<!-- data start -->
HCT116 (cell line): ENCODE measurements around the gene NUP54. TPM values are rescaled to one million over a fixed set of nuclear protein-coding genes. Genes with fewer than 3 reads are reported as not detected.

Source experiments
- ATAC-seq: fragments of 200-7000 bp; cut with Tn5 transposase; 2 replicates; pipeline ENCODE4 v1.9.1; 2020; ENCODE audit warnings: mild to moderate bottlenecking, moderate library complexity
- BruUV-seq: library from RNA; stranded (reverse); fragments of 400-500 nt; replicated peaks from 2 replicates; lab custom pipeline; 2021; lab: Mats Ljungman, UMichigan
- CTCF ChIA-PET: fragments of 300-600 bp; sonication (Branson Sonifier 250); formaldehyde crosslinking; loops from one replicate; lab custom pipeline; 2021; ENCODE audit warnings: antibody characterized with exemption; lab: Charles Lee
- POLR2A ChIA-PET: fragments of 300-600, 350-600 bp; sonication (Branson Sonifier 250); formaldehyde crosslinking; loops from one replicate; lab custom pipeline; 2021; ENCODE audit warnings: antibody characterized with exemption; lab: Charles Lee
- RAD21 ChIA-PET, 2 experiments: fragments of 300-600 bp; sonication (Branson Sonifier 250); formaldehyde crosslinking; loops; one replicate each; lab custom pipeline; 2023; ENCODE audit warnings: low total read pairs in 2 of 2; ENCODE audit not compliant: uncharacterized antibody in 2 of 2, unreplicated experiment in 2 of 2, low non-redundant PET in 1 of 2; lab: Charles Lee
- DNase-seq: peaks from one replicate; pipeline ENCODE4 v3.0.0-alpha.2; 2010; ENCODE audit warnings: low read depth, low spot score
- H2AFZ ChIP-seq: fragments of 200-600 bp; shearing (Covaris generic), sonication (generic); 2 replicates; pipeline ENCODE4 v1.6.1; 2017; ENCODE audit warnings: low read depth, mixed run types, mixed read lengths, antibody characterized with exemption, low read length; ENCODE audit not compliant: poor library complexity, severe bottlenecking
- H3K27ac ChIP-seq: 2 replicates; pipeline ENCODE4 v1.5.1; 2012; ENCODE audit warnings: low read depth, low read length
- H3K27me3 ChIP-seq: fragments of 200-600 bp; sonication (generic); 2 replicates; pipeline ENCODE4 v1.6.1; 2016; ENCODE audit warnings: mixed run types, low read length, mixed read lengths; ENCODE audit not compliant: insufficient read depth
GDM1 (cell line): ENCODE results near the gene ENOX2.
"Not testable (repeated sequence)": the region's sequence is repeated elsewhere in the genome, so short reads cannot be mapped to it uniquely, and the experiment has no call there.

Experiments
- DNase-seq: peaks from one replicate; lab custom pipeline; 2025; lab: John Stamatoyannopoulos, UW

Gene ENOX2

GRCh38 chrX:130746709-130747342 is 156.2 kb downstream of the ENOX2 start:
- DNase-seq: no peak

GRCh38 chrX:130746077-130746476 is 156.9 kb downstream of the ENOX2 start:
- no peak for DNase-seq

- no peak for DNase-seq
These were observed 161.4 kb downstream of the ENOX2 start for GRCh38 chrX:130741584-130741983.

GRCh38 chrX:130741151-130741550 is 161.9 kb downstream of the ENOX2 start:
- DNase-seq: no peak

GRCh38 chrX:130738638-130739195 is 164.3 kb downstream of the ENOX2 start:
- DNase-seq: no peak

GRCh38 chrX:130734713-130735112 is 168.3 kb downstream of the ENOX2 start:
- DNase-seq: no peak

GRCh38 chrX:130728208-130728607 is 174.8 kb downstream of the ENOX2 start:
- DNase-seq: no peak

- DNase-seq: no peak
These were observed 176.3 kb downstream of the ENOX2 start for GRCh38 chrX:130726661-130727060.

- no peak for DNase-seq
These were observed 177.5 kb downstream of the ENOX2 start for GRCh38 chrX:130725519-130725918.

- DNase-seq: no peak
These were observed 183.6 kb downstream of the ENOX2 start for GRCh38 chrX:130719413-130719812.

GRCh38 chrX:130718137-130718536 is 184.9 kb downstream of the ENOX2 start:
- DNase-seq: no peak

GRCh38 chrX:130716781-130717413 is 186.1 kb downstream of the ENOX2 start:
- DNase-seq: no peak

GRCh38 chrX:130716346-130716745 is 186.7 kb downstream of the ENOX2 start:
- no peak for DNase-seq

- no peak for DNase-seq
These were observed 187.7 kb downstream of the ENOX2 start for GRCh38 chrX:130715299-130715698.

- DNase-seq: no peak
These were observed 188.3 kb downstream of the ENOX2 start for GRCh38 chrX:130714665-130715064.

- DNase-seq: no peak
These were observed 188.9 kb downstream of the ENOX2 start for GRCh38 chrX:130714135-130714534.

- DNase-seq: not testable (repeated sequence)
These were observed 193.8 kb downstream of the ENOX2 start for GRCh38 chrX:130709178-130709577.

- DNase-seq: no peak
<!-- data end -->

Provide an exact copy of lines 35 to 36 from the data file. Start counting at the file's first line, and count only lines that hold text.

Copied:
- DNase-seq: no peak
These were observed 183.6 kb downstream of the ENOX2 start for GRCh38 chrX:130719413-130719812.